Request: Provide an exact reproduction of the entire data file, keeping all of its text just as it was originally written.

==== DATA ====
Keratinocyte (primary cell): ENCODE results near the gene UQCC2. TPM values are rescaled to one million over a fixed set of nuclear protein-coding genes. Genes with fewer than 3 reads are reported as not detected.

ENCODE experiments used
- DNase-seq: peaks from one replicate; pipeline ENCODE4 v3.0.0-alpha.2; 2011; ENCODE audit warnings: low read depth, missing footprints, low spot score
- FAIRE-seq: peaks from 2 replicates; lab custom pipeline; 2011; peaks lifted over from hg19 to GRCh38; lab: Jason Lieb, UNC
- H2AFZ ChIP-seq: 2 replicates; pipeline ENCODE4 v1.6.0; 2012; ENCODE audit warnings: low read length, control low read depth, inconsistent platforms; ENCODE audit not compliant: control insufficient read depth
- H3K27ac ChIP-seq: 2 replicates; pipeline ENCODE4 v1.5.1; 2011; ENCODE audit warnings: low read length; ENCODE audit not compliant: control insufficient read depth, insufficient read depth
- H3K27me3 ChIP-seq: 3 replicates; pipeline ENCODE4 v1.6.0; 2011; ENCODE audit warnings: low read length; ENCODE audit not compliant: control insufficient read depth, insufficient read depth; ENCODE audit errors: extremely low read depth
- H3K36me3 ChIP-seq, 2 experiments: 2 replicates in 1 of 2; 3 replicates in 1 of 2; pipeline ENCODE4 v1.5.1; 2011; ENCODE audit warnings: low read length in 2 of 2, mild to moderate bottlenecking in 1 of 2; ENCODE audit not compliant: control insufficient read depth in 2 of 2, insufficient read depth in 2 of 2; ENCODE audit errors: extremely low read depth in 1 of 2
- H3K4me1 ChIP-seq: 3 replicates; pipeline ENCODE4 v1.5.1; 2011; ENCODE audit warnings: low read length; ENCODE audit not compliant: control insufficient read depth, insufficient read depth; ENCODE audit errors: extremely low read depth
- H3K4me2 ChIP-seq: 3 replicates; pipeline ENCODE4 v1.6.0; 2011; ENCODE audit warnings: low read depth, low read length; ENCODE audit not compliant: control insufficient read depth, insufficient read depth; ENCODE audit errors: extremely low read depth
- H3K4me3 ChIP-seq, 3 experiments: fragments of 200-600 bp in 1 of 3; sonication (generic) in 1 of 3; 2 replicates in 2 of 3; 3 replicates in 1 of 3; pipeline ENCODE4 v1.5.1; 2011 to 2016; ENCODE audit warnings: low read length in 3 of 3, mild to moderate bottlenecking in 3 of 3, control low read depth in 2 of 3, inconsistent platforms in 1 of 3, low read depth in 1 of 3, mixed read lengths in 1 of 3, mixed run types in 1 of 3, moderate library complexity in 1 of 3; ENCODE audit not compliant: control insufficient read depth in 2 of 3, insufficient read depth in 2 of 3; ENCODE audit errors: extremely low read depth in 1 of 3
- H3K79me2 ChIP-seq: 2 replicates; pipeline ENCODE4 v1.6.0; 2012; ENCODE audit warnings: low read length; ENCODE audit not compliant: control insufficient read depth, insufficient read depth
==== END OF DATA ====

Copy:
Keratinocyte (primary cell): ENCODE results near the gene UQCC2. TPM values are rescaled to one million over a fixed set of nuclear protein-coding genes. Genes with fewer than 3 reads are reported as not detected.

ENCODE experiments used
- DNase-seq: peaks from one replicate; pipeline ENCODE4 v3.0.0-alpha.2; 2011; ENCODE audit warnings: low read depth, missing footprints, low spot score
- FAIRE-seq: peaks from 2 replicates; lab custom pipeline; 2011; peaks lifted over from hg19 to GRCh38; lab: Jason Lieb, UNC
- H2AFZ ChIP-seq: 2 replicates; pipeline ENCODE4 v1.6.0; 2012; ENCODE audit warnings: low read length, control low read depth, inconsistent platforms; ENCODE audit not compliant: control insufficient read depth
- H3K27ac ChIP-seq: 2 replicates; pipeline ENCODE4 v1.5.1; 2011; ENCODE audit warnings: low read length; ENCODE audit not compliant: control insufficient read depth, insufficient read depth
- H3K27me3 ChIP-seq: 3 replicates; pipeline ENCODE4 v1.6.0; 2011; ENCODE audit warnings: low read length; ENCODE audit not compliant: control insufficient read depth, insufficient read depth; ENCODE audit errors: extremely low read depth
- H3K36me3 ChIP-seq, 2 experiments: 2 replicates in 1 of 2; 3 replicates in 1 of 2; pipeline ENCODE4 v1.5.1; 2011; ENCODE audit warnings: low read length in 2 of 2, mild to moderate bottlenecking in 1 of 2; ENCODE audit not compliant: control insufficient read depth in 2 of 2, insufficient read depth in 2 of 2; ENCODE audit errors: extremely low read depth in 1 of 2
- H3K4me1 ChIP-seq: 3 replicates; pipeline ENCODE4 v1.5.1; 2011; ENCODE audit warnings: low read length; ENCODE audit not compliant: control insufficient read depth, insufficient read depth; ENCODE audit errors: extremely low read depth
- H3K4me2 ChIP-seq: 3 replicates; pipeline ENCODE4 v1.6.0; 2011; ENCODE audit warnings: low read depth, low read length; ENCODE audit not compliant: control insufficient read depth, insufficient read depth; ENCODE audit errors: extremely low read depth
- H3K4me3 ChIP-seq, 3 experiments: fragments of 200-600 bp in 1 of 3; sonication (generic) in 1 of 3; 2 replicates in 2 of 3; 3 replicates in 1 of 3; pipeline ENCODE4 v1.5.1; 2011 to 2016; ENCODE audit warnings: low read length in 3 of 3, mild to moderate bottlenecking in 3 of 3, control low read depth in 2 of 3, inconsistent platforms in 1 of 3, low read depth in 1 of 3, mixed read lengths in 1 of 3, mixed run types in 1 of 3, moderate library complexity in 1 of 3; ENCODE audit not compliant: control insufficient read depth in 2 of 3, insufficient read depth in 2 of 3; ENCODE audit errors: extremely low read depth in 1 of 3
- H3K79me2 ChIP-seq: 2 replicates; pipeline ENCODE4 v1.6.0; 2012; ENCODE audit warnings: low read length; ENCODE audit not compliant: control insufficient read depth, insufficient read depth